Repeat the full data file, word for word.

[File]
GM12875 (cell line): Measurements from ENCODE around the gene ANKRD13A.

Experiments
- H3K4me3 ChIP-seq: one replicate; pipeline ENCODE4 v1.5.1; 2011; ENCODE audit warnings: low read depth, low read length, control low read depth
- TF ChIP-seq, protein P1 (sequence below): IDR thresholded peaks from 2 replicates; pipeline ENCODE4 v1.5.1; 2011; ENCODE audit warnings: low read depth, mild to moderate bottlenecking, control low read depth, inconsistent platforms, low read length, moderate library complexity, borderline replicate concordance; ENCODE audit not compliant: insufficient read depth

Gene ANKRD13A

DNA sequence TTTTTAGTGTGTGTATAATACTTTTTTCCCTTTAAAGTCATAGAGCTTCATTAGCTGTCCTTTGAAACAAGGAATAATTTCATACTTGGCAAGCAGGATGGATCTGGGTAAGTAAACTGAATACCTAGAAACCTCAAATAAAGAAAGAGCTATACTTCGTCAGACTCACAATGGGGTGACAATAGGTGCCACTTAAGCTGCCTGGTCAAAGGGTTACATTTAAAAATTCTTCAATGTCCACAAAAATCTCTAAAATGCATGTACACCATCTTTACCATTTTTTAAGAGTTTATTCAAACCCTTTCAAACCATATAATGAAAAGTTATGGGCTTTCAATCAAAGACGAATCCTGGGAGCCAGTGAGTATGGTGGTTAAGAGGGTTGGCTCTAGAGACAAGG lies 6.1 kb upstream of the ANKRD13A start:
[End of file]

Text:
GM12875 (cell line): Measurements from ENCODE around the gene ANKRD13A.

Experiments
- H3K4me3 ChIP-seq: one replicate; pipeline ENCODE4 v1.5.1; 2011; ENCODE audit warnings: low read depth, low read length, control low read depth
- TF ChIP-seq, protein P1 (sequence below): IDR thresholded peaks from 2 replicates; pipeline ENCODE4 v1.5.1; 2011; ENCODE audit warnings: low read depth, mild to moderate bottlenecking, control low read depth, inconsistent platforms, low read length, moderate library complexity, borderline replicate concordance; ENCODE audit not compliant: insufficient read depth

Gene ANKRD13A

DNA sequence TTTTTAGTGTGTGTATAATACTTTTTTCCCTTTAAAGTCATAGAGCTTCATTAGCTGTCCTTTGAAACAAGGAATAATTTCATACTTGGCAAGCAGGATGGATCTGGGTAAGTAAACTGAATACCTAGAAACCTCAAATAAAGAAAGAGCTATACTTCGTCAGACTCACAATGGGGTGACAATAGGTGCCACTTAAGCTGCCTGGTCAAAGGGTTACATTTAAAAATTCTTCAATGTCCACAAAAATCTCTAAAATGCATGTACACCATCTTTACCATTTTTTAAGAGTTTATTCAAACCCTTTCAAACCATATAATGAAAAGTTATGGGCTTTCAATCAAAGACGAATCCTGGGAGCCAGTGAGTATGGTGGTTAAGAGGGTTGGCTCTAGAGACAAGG lies 6.1 kb upstream of the ANKRD13A start: